New high school in Mesa lets students pick career paths The success of Happy Science in Uganda was put on public display late last month at a lecture given by the religion’s middle-aged Japanese founder on his first visit to Africa. Buses decorated with the image of Happy Science founder Ryuho Okawa ferried people from all over Uganda to attend his lecture inside the national stadium, causing traffic jams and upsetting athletes who had planned to use the space for Olympic trials.Happy Science officials do not know precisely how many converts they have won since coming to Uganda in 2008, but they say most of the 10,000 people who attended Okawa’s lecture were believers. Uganda’s population, one of the youngest in the world, is heavily Christian, and Happy Science officials want to use the East African country as a springboard for what they hope will be success across Africa.But the group’s visibility, thanks to old-fashioned missionary work and the frequent appearance of members on national television, has brought scrutiny. Some Christian clerics have gone on the offensive, saying the religion should not be allowed to take root in Uganda. They are especially hostile to an essential part of Happy Science: that Okawa, the 55-year-old former market trader who started the religion in 1986, is also the deity. Associated PressKAMPALA, Uganda (AP) – A religion with origins in Japan is quickly amassing a following in Uganda, winning converts in a sleek campaign that has attracted the attention of Christian clerics offended by its beliefs.Happy Science advertises itself as a global religion with a goal of teaching “the truth about life, the world and ourselves.” The religion says it’s grand mission is to create a world filled with love, peace, harmony and prosperity. While some Pentecostal clerics say Happy Science is far removed from conventional spirituality, some aspects of the religion from Japan can seem to have an affinity with charismatic Christianity. Happy Science teaches that miracles do happen, that demons can be chased away, and that individual success and peace can be achieved in return for deep faith. Officials said Happy Science has about 12 million members spread in more than 90 countries, including the U.S.Robert Lutwama, a member of Happy Science in Uganda, said most of the converts were “disappointed in life and with other religions.”“I found Happy Science quite an open door for my mind,” said Mariam Nantabaazi, a convert from Islam. “There’s unity here, which was lacking within the Muslim community.”Uganda has a history of openness toward foreign proselytizers, notably in the 1980s when a succession of Western television evangelists won millions of converts to Pentecostalism. AIDS was a major factor then, with the sick and affected hoping for miracles. This time, some say, rampant poverty is driving the success of religions such as Happy Science.“Happy Science tells people what they want to hear,” said Solomon Male, a Pentecostal cleric who is a fierce critic of Happy Science. “The people who join Okawa hope that he is going to give them money. He’s actually targeting people with real-life needs.” Think Tank analyzes the second round of Democratic debates Meghan McCain to release audiobook on conservatism, family 4 sleep positions for men and what they mean Sponsored Stories “It’s an abomination for Okawa to come and tell us that we should bow and worship him,” said Martin Ssempa, a well-known Pentecostal pastor who is popular with young Ugandans. “This man is arrogant and he is also misguided. People who claim to be God are either impersonators or comedians. I have not found Okawa funny.”Happy Science officials said in an interview with The Associated Press that the religion is open to all who show interest, and that those offended by its beliefs are free to stay away.“Master Okawa is a part of the El Cantare consciousness,” said Brian Rycroft, the South African head of Happy Science in Africa, referring to the deity’s name in Happy Science teachings. “You could say he is one with God.”A Happy Science temple in the Ugandan capital is decorated with a golden statue built in the likeness of Okawa. The fine art is the holiest part of all Happy Science temples, members said, advising against photographing the altar. Those wishing to join Happy Science make a simple vow of allegiance to Okawa.“The condition is only one: faith in El Cantare,” said Tomohiko Nakagawa, who heads the Ugandan branch of Happy Science. (Copyright 2012 The Associated Press. All rights reserved. This material may not be published, broadcast, rewritten or redistributed.) Robby Muhumuza, a researcher who has written a book on false teachings and who attended Okawa’s lecture in Kampala, said Happy Science has manipulated Ugandans such as the students who believed Okawa’s lecture would be a seminar about the kind of science taught at school. Muhumuza said the group’s missionary work _including the distribution of mosquito nets and the awarding of scholarships to rural schoolchildren_ had proved effective in the push for converts.“They see (Happy Science) as an investor from Japan,” he said of the converts. “Most of them are not serious followers, but they are hoping to get some benefits.”Declining to discuss any criticisms, Happy Science officials said they were not in competition with other religions. Ikuko Kobayashi, a spokeswoman for Happy Science, said the religion strives for “harmony.”Rycroft, the Africa head of Happy Science, said Okawa found Ugandans warm but lacking in self-confidence. Uganda, he said, had the potential to lead the way in Africa.“Uganda is a kind of source for how this teaching will spread in Africa,” Rycroft said. “Uganda has a very important role to play for the whole continent of Africa.” More Valley freeways to be closed this weekend for improvements Four benefits of having a wireless security system Quick workouts for men Top Stories 0 Comments Share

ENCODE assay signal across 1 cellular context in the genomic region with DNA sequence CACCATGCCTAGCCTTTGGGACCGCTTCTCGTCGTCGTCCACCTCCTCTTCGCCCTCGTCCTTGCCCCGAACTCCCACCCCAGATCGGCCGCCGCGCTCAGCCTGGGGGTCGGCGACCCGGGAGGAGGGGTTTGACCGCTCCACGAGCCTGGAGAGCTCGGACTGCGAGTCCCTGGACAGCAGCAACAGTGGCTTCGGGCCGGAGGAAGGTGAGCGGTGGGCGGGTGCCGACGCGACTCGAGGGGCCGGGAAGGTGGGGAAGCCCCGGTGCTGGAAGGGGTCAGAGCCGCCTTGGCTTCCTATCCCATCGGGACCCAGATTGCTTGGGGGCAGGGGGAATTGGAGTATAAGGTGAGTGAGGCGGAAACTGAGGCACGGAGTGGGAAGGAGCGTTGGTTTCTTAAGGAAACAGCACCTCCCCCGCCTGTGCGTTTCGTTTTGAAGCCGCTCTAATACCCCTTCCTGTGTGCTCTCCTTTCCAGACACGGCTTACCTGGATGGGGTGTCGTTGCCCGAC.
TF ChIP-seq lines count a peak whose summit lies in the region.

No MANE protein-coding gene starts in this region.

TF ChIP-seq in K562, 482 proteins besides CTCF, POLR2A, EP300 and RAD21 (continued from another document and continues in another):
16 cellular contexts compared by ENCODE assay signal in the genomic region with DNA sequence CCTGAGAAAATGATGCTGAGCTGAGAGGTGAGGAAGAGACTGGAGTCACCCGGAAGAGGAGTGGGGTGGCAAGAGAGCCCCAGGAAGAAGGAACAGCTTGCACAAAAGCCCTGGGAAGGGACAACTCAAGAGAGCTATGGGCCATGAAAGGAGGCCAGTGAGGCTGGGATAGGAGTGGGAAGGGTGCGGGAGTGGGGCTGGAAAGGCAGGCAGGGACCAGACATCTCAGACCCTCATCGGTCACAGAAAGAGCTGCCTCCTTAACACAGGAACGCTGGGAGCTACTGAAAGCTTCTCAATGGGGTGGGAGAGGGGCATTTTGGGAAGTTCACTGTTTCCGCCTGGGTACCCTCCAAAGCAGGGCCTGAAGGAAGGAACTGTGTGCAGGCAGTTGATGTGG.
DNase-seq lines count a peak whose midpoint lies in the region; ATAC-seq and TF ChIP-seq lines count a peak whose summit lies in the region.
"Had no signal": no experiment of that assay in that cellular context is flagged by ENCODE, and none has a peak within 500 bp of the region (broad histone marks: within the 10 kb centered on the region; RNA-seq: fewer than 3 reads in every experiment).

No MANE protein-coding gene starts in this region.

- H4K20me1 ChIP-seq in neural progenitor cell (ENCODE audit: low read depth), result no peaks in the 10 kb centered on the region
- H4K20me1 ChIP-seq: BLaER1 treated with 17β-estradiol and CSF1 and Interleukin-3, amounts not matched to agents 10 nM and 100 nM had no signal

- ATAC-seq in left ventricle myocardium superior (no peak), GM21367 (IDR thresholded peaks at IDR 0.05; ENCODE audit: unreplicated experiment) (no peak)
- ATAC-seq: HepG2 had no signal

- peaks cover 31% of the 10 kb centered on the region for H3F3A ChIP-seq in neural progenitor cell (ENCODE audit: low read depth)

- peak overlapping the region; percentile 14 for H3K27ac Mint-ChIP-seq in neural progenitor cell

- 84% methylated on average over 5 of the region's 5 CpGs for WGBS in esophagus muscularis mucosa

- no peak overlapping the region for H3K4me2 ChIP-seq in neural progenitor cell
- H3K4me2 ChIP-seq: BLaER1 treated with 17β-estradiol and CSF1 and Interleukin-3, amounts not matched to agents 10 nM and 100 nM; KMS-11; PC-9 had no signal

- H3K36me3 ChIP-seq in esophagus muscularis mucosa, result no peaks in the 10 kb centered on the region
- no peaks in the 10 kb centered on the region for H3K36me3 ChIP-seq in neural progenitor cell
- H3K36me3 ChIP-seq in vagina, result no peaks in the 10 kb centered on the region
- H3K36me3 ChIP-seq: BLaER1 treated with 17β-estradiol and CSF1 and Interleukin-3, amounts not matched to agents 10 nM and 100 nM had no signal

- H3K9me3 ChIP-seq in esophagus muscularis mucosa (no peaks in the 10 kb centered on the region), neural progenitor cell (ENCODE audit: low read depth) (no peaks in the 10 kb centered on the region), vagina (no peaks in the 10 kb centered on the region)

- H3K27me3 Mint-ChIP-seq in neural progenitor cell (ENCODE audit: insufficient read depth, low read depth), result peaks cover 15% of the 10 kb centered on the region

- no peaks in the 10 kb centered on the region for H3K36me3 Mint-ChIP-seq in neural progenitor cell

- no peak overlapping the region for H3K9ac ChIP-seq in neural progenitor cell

Think Tank analyzes the second round of Democratic debates So which is it _ illness or a gun battle? Perhaps neither. North Korea watchers are skeptical of the illness claim, but even an unnamed government official cited in the South Korean account said the firefight “has still not been 100 percent confirmed.”This is what happens when insatiably curious journalists in Seoul are starved for information about their tight-lipped, isolated rival to the north.Many seemingly over-the-top news stories cite anonymous government or intelligence officials, North Korean defectors claiming to have sources in their former homeland or simply murky, unexplained, unnamed “sources.” Few explain where they get their information, and many reports turn out to be wrong.“The less we know about a country, the more rumors we tend to create about it,” said Kim Byeong-jo, a North Korea professor at the Korea National Defense University in Seoul. “When curiosity is especially strong, rumors grow more sensational. … Imagination takes over where facts are scarce and sources are unclear.”North Korea has yet to provide details about Ri’s health or his future plans. While many outside North Korea experts say he was likely purged, it is still unclear what actually happened. Top Stories ___Associated Press writer Jean H. Lee contributed to this story.(Copyright 2012 The Associated Press. All rights reserved. This material may not be published, broadcast, rewritten or redistributed.) It specifically faulted U.S. and South Korean media for spreading “misinformation,” including reports about “serious power scrambles within the leadership” in North Korea, speculation that Ri wasn’t dismissed because of illness and that the country was shifting away from its “military first” policy.Separately, the North’s Foreign Ministry said in a statement that U.S. hostility was forcing it “to totally re-examine the nuclear issue.” It didn’t elaborate. Talks on persuading the North to abandon its nuclear weapons program are stalled.As an example of how news can become cloudy when information is controlled, Kim Byeong-jo, the professor in Seoul, pointed to South Korea itself. In 1980, tens of thousands took to the streets in Gwangju to protest the junta that seized power after authoritarian President Park Chung-hee was assassinated in office.About 200 people died, but there were rumors of thousands of deaths. Kim said a media blackout meant people outside the southwestern city knew little about the military operations going on against the city’s people.“It takes time for real facts to emerge when information is controlled. In North Korea’s case, it takes even longer, and, worse yet, truth may never even surface,” he said. Patients with chronic pain give advice Comments Share More Valley freeways to be closed this weekend for improvements Meghan McCain to release audiobook on conservatism, family Parents, stop beating yourself up New high school in Mesa lets students pick career paths Clean energy: Why it matters for Arizona Sponsored Stories Associated PressSEOUL, South Korea (AP) – The surprise news set off a predictable wildfire of speculation and rumors south of the border.Almost as soon as North Korea announced this week that its army chief had been dismissed due to “illness,” the aggressive South Korean media went into hyperdrive. By Friday a newspaper, citing “unconfirmed intelligence reports,” said Ri Yong Ho may have been wounded or killed in a blaze of gunfire when soldiers loyal to him resisted an armed attempt to detain him. The capital, Pyongyang, portrayed a peaceful handover to new military chief Hyon Yong Chol. Soldiers celebrated in the streets with choreographed dances Thursday after the announcement of Hyon’s new role and the promotion of young new leader Kim Jong Un to marshal.North Korean officials have disappeared under chilling circumstances before, but the reports of their fates are often based on murky sources.Amnesty International, citing “unconfirmed reports,” said earlier this year that state security officials had detained more than 200 officials in an effort to consolidate Kim Jong Un’s power before he became leader. The rights group cited more “unconfirmed reports” that 30 North Korean officials involved in talks with South Korea were “executed by firing squad or killed in staged traffic accidents.”Many reports end up being false. A prominent example ran as a stand-alone special edition of the conservative South Korean newspaper Chosun Ilbo in 1986.In what it called a “world exclusive,” the paper announced that Kim Il Sung, the current leader’s grandfather and the revered founder of the country, was shot to death on a train near the border with South Korea. A day later, Kim was seen greeting a visiting official at Pyongyang’s airport; he died in 1994. In February, rumors that Kim Jong Un was assassinated in a firefight inside the North Korean Embassy in Beijing spread from Chinese websites to Twitter, sparking a frenzy of speculation about an overthrow just weeks after he took power. AP journalists happened to be at the North Korean Embassy in Beijing at the very hour Kim was said to have been killed and saw nothing unusual at the typically quiet compound.Friday’s reports on Ri were as dramatic as they were murky: Chosun Ilbo reported that 20 to 30 soldiers had died in a gunfight when Ri’s bodyguards resisted soldiers sent to isolate him. The report quoted a source as saying that the possibility of Ri being wounded or killed in the gunfight couldn’t be ruled out.TV network YTN cited rumors among unnamed defectors about a gunfight.South Korea’s National Intelligence Service told The Associated Press that it has no idea where the newspaper got the information and was working to find details about the claim. The service doesn’t talk about how it gets its information.North Korea’s official Korean Central News Agency, in a statement late Friday, didn’t address the reports about an alleged gun battle, but it did criticize what it called “ridiculous” and “false” rumors about the country.